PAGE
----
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Cleaver Sharpening with a Crank-Powered Griding Machine

October 26, 2010

Cleaver Sharpening with a Crank-Powered Griding Machine, originally uploaded by timquijano.

“China’s is a kind of Dorian Gray economy, its young and footloose global identity hiding a grayer reality. By and large, older workers have been excluded from its remade, globalized economy. They are left behind in their rural villages, or they are pushed from their urban homes into the ghettos of dour apartment blocks on the urban edge to make room for the new apartments and offices occupied by younger urbanites and the companies eager to hire them. Discrimination – age apartheid might be a better term – is one way to describe what’s going on here: no country sorts its population more ruthlessly by age.

“The problem for China is that it is rapidly approaching the point after which it will no longer be the relatively young country we see today. In 2015, China’s working population below the age of 65 will begin to shrink. Meanwhile, the number of people over 65 will be rising to 300 million by 2050, a threefold increase. Richard Jackson, the director of the Global Aging Initiative at the Center for Strategic and International Studies, notes that China will be older than the United States within a generation, making it the first big national population to age before it joins the ranks of developed countries. One of China’s biggest fears, expressed repeatedly in public pronouncements, is that it will grow old before it grows rich.” (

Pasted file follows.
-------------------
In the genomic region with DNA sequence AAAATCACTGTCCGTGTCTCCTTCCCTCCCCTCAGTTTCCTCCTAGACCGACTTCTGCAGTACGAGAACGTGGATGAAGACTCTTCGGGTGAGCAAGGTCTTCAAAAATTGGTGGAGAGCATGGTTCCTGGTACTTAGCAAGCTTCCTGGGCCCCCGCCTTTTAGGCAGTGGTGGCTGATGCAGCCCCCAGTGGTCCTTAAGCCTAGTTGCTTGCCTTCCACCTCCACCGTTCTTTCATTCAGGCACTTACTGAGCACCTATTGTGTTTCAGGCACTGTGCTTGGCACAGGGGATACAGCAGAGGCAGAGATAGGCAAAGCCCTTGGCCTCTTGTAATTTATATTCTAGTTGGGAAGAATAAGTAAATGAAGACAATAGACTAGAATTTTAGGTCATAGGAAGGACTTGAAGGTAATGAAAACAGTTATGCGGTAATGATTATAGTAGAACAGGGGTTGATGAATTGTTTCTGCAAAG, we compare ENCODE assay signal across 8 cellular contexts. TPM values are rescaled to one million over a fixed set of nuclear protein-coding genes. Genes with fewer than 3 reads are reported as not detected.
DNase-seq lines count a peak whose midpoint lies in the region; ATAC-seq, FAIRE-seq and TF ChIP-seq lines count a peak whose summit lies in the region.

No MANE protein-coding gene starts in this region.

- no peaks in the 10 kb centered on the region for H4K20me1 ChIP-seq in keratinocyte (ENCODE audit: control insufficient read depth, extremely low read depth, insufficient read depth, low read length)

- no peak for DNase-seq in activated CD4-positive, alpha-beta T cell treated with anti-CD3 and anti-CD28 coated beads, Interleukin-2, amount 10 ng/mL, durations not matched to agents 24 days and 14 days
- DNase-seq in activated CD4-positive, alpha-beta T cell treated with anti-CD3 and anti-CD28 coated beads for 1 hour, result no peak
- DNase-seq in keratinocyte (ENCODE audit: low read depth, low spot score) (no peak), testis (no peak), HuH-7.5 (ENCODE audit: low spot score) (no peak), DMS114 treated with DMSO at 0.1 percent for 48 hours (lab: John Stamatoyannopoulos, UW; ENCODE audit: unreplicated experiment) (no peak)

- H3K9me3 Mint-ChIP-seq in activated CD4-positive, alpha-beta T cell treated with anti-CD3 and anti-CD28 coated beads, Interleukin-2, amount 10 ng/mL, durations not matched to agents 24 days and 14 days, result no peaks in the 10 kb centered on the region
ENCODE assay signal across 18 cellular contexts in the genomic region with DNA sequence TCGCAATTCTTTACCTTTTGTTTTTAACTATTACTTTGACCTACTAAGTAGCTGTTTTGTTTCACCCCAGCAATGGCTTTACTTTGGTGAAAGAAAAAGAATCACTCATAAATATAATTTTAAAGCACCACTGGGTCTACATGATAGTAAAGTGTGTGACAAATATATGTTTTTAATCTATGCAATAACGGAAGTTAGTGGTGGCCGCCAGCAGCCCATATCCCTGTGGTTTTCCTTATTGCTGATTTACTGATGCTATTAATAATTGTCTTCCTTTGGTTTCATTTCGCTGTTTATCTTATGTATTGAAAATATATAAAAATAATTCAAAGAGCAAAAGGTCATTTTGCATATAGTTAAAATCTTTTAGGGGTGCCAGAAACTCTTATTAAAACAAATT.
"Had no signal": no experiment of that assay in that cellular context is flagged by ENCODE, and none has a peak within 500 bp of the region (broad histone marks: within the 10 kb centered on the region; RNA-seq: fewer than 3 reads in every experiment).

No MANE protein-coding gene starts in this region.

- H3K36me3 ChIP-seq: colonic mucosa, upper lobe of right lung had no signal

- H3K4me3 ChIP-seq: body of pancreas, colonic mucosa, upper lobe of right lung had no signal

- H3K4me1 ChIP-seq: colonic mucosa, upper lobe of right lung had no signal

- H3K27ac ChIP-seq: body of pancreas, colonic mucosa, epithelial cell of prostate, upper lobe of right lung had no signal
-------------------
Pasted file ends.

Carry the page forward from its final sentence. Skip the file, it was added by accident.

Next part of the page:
In an earlier post, I mentioned how striking the phenomenon of aged-based discrimination is in China. The most menial and exhausting of jobs are dominated by the elderly. Some like to bring up Confucianism to describe social relations in China, but I rarely if ever see the kind of respect for elders that I have read about in history books. Perhaps, it was one of the many traditions lost in one of the many revolutions in modern Chinese history. Nonetheless, the elderly I daily see in Nanning pedaling ֳ (, sorting through the garbage for recyclables or sweeping the streets, demonstrate kind of hard-working poverty that is rare, if present, in the US.

Earlier, I did not discuss how the age-based discrimination (ageism?) may be related to worries about the aging of the Chinese population. All developing nations see decreasing fertility rates as they become more developed. The costs of raising a child in an urban society are very high. As a result of the one-child policy, the Chinese population will grow older much more quickly on the scale of development than other countries. This has a tremendous effect on the development of a national economy as everyone who is not working is being supported by others. A young population begets a strong economy. All developed nations have lost global competitiveness to some extent as a result of aging populations.

At the gapminder website (, you can watch fertility rates fall (y-axis) as income per capita (x-axis) increases. Press the play button at the bottom of the page to see the progress of the past half-century. Pay attention to China during Maoism, the country moves in a circle as fertility rates and income per person get thrown about during the hectic post-Liberation years.

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